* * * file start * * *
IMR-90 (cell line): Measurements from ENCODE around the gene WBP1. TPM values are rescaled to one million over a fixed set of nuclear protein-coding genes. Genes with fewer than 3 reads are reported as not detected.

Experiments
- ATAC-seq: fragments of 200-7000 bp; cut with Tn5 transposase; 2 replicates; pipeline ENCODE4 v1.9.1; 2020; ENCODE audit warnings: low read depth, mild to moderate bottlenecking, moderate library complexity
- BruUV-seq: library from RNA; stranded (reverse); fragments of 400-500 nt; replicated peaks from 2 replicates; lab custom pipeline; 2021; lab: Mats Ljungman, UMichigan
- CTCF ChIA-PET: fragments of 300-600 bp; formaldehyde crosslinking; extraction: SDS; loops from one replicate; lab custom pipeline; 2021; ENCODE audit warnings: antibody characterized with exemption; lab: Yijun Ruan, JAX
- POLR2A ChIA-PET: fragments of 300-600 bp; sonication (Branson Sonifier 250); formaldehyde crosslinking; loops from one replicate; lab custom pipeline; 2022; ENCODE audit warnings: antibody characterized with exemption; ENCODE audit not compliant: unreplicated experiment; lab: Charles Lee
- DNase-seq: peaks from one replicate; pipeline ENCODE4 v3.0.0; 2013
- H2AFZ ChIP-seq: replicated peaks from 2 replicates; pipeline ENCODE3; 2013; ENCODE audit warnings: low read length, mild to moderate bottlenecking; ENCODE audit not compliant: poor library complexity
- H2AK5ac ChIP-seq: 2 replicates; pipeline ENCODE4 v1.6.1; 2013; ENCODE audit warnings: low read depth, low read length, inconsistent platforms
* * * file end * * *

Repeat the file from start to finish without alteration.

IMR-90 (cell line): Measurements from ENCODE around the gene WBP1. TPM values are rescaled to one million over a fixed set of nuclear protein-coding genes. Genes with fewer than 3 reads are reported as not detected.

Experiments
- ATAC-seq: fragments of 200-7000 bp; cut with Tn5 transposase; 2 replicates; pipeline ENCODE4 v1.9.1; 2020; ENCODE audit warnings: low read depth, mild to moderate bottlenecking, moderate library complexity
- BruUV-seq: library from RNA; stranded (reverse); fragments of 400-500 nt; replicated peaks from 2 replicates; lab custom pipeline; 2021; lab: Mats Ljungman, UMichigan
- CTCF ChIA-PET: fragments of 300-600 bp; formaldehyde crosslinking; extraction: SDS; loops from one replicate; lab custom pipeline; 2021; ENCODE audit warnings: antibody characterized with exemption; lab: Yijun Ruan, JAX
- POLR2A ChIA-PET: fragments of 300-600 bp; sonication (Branson Sonifier 250); formaldehyde crosslinking; loops from one replicate; lab custom pipeline; 2022; ENCODE audit warnings: antibody characterized with exemption; ENCODE audit not compliant: unreplicated experiment; lab: Charles Lee
- DNase-seq: peaks from one replicate; pipeline ENCODE4 v3.0.0; 2013
- H2AFZ ChIP-seq: replicated peaks from 2 replicates; pipeline ENCODE3; 2013; ENCODE audit warnings: low read length, mild to moderate bottlenecking; ENCODE audit not compliant: poor library complexity
- H2AK5ac ChIP-seq: 2 replicates; pipeline ENCODE4 v1.6.1; 2013; ENCODE audit warnings: low read depth, low read length, inconsistent platforms